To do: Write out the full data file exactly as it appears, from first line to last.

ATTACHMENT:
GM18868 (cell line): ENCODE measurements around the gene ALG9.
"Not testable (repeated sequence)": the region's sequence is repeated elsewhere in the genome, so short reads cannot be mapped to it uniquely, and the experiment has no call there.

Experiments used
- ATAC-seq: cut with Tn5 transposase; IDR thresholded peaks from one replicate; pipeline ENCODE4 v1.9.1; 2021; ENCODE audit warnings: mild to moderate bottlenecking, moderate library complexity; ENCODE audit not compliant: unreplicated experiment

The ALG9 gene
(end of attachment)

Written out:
GM18868 (cell line): ENCODE measurements around the gene ALG9.
"Not testable (repeated sequence)": the region's sequence is repeated elsewhere in the genome, so short reads cannot be mapped to it uniquely, and the experiment has no call there.

Experiments used
- ATAC-seq: cut with Tn5 transposase; IDR thresholded peaks from one replicate; pipeline ENCODE4 v1.9.1; 2021; ENCODE audit warnings: mild to moderate bottlenecking, moderate library complexity; ENCODE audit not compliant: unreplicated experiment

The ALG9 gene